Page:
I Should Have Stopped…***

“I’d whip that ‘cannonball’ down the lane and watch the pins explode like they were thunderstruck. It was noisy and it was fast”

Candlepin-bowling

Unless you lived in or visited the New England region, then you probably haven’t experienced ‘candlepin bowling’. It was game for all ages to enjoy, even a young, skinny kid like me could have fun with bowling down candlepins, and I did, lots of it.

The game was unique to the northeast region and into Canada.  A bowler had three chances to knock down ten tall, tapered wooden ‘pins’ with a four or five inch ball that you cradled in the palm of your hand, then rocketed it down the oiled hardwood. The knocked down pins, deadwood they were called, were left where they lay to be used to deflect and knock down other standing pins on the second and third roll, before a new group of pins was reset.

New England ingenuity has given much to the world that improved the quality of life. or just made it more fun. From earmuffs* to snow shovels*, ballpoint pens* to disposable razors*, basketball* to wooden golf tees*, and the indispensable microwave oven*, to name a few. Yankee know-how also brought us this game of ‘candlepin bowling’.  While other inventions spread worldwide, candlepin bowling’s popularity was never too far beyond the border of these six northeast states.

The balls were solid, no holes. Youngsters didn’t need big muscles to lift them but strength certainly helped propel them down the lane. The pins were fifteen inches tall, or so, and symmetrical. The good bowlers could whip that sphere down the lane with a ferocity that would make your head spin, and the pins would scatter every which way. Strikes were rare and the recreational bowler generally scored under a hundred for a game, ten frames, but the better bowlers were above a hundred.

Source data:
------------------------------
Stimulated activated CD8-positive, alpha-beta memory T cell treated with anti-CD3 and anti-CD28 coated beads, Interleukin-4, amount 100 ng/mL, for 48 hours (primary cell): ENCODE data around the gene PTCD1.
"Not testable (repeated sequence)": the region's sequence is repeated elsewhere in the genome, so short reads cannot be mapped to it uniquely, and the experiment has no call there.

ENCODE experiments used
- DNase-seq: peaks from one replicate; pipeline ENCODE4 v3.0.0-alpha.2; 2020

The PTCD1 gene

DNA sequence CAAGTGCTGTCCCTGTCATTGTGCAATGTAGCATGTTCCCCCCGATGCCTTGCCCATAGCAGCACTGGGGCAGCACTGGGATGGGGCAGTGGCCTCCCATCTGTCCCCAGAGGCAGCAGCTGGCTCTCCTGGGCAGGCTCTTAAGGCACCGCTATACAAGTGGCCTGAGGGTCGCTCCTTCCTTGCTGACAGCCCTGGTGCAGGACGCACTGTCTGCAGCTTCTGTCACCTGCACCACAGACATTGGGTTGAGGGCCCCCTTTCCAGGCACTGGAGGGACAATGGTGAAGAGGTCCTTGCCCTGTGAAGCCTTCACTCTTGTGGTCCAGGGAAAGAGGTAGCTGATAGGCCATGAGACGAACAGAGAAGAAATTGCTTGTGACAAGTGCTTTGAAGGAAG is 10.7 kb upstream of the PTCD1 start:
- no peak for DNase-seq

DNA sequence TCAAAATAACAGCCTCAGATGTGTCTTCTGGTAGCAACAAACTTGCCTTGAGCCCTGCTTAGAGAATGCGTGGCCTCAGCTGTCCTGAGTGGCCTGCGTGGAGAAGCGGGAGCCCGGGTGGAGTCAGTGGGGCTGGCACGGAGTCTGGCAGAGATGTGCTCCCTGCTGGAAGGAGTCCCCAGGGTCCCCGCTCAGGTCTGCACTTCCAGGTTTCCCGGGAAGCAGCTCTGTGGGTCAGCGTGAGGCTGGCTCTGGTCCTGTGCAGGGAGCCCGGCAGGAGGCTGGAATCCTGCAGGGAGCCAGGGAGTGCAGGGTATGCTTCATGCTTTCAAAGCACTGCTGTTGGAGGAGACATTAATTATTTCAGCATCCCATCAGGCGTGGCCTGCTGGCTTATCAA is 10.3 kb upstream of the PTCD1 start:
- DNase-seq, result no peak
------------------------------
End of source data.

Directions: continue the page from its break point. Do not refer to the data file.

There may be a few candlepin ‘houses’ left, but as Ten Pin’ bowling took hold in New England, the ‘small’ game began to fade. It was a bigger thrill to get more strikes, more spares and more scoring with the bigger ball and fatter pins and more bowlers flocked to the new game.

While driving through a Massachusetts town a few years ago, I passed a candlepin bowling house. Instantly, it was the late fifties, early sixties and I could hear the balls whizzing and the candlepins ‘flying’ . I should have stopped to roll a game, but I had a schedule to meet. Nevertheless, the moment recalled for me wonderful memories of bowling the small ball and tall pins in my home town of Worcester, the birthplace of candlepin bowling**.

Like the giant brick mills that lined the New England waterways, candlepin bowling faded into obscurity except for a few die-hard centers. Nowadays, it’s part of a New Englander’s nostalgia.

The circus is gone. Baseball, arguably, is no longer the National Pastime and fewer folks attend church on Sunday. Change happens…

I should have stopped…

Steve
srbottch.com
Feb 2018

* New England Today, Living – Yankee Magazine Jan 22, 2018
** Wikepedia

*** revised 2/8/18

Smorgasbord Posts from Your Archives – How Reading-Aloud Made Me the Teacher and Person I Am Today by Jennie Fitzkee

Jennie nails it with her practice of reading aloud and advice to others to do the same.

Smorgasbord - Variety is the spice of life

Delighted to share another wonderful post from pre-school teacher Jennie Fitzkee. This week the joys and benefits of reading aloud for both child and teacher…or parent.

How Reading-Aloud Made Me the Teacher and Person I Am Today by Jennie Fitzkee

My very first day of teaching preschool in Massachusetts, thirty-two years ago, was both career and life altering. Lindy, my co-teacher, asked me to read the picture books to children each day after our Morning Meeting. Sure (gulp)! I was new, scared, and unfamiliar with many children’s books. I had not been read to as a child, except for The Five Chinese Brothers from my grandmother. I still remember the page that opens sideways, with the brother who could stretch his legs. One book, and to this day I remember it vividly.

The book I read to the children on that first day of school was Swimmy, by Leo…

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The Bar Chronicles: #15, “Was It Something We Said”?

Bar Night 2